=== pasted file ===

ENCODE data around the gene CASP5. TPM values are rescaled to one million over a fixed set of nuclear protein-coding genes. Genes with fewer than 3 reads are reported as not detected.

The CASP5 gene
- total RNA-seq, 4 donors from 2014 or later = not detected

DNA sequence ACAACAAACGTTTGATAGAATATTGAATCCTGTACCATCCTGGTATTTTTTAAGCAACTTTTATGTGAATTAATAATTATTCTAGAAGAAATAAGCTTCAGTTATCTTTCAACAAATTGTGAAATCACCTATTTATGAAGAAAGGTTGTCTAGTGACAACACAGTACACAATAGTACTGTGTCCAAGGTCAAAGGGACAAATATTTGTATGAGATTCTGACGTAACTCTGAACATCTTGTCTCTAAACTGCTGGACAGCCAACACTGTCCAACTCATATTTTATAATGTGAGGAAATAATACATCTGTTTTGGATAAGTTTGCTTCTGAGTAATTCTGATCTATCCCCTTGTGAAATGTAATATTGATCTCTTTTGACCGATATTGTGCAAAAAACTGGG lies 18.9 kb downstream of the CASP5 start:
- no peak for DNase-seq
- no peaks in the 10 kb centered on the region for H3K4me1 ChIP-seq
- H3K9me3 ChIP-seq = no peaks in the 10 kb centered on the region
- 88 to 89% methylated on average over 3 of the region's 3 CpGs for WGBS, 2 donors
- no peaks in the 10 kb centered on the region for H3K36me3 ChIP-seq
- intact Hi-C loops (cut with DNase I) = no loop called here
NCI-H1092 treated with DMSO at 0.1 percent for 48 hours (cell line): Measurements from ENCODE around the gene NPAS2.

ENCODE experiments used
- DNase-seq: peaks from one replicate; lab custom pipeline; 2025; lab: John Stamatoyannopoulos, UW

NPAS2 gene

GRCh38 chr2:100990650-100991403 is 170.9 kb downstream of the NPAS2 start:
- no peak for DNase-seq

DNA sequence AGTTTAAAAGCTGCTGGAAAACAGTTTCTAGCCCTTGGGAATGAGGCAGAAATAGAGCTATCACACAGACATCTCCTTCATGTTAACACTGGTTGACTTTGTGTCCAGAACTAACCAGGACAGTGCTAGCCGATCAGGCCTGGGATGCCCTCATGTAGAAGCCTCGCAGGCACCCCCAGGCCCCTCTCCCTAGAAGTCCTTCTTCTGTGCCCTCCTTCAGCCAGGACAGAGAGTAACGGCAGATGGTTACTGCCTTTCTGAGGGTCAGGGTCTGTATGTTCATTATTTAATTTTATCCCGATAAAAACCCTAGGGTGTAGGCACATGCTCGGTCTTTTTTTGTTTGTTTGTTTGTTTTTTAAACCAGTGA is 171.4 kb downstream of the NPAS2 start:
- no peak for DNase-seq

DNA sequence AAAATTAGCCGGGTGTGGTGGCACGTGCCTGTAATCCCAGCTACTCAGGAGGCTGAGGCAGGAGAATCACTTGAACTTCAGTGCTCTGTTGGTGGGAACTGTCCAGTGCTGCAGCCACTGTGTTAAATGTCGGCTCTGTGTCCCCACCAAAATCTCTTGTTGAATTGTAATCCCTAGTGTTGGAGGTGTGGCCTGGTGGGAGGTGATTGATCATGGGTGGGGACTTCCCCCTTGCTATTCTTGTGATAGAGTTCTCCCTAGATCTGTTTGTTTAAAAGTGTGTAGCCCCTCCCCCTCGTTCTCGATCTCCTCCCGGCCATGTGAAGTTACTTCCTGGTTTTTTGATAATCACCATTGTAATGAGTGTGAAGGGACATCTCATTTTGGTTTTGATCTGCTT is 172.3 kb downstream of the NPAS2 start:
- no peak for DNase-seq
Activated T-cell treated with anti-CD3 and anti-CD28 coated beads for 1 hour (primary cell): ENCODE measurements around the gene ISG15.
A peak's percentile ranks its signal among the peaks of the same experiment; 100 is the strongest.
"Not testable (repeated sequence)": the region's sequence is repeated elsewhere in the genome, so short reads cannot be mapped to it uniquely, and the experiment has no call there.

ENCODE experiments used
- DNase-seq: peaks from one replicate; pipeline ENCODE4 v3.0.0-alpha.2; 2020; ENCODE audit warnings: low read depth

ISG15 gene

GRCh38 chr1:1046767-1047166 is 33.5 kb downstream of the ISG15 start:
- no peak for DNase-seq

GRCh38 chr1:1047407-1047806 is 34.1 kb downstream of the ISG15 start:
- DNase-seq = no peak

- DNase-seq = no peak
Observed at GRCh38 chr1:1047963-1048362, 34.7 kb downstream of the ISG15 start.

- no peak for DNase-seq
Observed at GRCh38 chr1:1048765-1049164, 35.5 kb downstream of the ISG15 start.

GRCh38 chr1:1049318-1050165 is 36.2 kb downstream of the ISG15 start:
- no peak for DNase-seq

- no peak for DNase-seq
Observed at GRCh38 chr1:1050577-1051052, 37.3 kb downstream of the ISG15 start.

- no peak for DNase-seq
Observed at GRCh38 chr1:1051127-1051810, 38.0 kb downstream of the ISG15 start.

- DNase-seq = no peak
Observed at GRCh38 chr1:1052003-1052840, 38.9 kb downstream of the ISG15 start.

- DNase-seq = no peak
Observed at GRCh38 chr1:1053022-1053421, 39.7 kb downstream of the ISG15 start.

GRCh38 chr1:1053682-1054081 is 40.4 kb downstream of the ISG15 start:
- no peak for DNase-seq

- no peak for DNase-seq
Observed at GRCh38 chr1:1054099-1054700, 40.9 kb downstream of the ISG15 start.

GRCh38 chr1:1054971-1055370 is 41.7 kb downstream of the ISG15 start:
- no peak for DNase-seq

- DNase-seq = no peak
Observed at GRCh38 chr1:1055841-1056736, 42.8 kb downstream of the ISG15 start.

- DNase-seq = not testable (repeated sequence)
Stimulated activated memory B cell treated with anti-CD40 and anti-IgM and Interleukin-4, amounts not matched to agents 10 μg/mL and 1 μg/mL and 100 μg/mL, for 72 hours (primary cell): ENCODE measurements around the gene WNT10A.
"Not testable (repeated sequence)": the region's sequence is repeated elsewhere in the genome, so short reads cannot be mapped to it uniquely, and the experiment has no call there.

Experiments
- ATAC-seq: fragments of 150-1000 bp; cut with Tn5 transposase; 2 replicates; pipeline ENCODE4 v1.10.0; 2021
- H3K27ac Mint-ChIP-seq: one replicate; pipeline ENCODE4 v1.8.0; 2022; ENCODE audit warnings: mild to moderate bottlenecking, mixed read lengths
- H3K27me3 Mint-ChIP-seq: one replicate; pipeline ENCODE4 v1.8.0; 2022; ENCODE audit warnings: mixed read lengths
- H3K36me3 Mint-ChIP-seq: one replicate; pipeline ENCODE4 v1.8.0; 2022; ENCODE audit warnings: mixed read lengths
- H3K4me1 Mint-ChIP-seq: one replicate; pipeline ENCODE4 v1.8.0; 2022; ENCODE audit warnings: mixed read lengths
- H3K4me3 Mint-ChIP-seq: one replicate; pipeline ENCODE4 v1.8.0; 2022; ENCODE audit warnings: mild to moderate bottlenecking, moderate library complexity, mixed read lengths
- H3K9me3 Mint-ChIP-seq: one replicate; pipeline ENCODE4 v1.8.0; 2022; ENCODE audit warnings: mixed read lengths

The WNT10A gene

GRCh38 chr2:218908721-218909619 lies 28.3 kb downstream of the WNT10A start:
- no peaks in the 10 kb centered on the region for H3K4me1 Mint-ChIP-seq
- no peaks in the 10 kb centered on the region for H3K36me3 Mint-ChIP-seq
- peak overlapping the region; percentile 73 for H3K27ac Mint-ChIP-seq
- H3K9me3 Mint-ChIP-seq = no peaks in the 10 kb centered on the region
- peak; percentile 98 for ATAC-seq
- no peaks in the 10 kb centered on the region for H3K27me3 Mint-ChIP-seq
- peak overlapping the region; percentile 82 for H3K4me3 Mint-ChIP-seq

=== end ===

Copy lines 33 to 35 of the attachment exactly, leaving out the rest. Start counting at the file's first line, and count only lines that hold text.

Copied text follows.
- no peak for DNase-seq
Observed at GRCh38 chr1:1048765-1049164, 35.5 kb downstream of the ISG15 start.

GRCh38 chr1:1049318-1050165 is 36.2 kb downstream of the ISG15 start: